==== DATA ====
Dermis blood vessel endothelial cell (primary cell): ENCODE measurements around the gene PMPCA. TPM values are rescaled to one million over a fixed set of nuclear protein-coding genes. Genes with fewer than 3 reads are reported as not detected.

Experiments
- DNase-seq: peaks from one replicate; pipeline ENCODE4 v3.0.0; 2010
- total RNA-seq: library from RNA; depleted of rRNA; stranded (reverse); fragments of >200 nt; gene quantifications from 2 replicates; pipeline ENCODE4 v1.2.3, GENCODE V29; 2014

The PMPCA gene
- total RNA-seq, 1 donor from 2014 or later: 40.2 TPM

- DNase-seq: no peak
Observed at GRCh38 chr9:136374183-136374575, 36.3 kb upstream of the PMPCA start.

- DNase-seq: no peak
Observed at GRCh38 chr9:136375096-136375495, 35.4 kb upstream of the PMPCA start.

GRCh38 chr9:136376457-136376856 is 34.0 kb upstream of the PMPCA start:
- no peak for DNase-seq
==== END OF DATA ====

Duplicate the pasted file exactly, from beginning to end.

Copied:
Dermis blood vessel endothelial cell (primary cell): ENCODE measurements around the gene PMPCA. TPM values are rescaled to one million over a fixed set of nuclear protein-coding genes. Genes with fewer than 3 reads are reported as not detected.

Experiments
- DNase-seq: peaks from one replicate; pipeline ENCODE4 v3.0.0; 2010
- total RNA-seq: library from RNA; depleted of rRNA; stranded (reverse); fragments of >200 nt; gene quantifications from 2 replicates; pipeline ENCODE4 v1.2.3, GENCODE V29; 2014

The PMPCA gene
- total RNA-seq, 1 donor from 2014 or later: 40.2 TPM

- DNase-seq: no peak
Observed at GRCh38 chr9:136374183-136374575, 36.3 kb upstream of the PMPCA start.

- DNase-seq: no peak
Observed at GRCh38 chr9:136375096-136375495, 35.4 kb upstream of the PMPCA start.

GRCh38 chr9:136376457-136376856 is 34.0 kb upstream of the PMPCA start:
- no peak for DNase-seq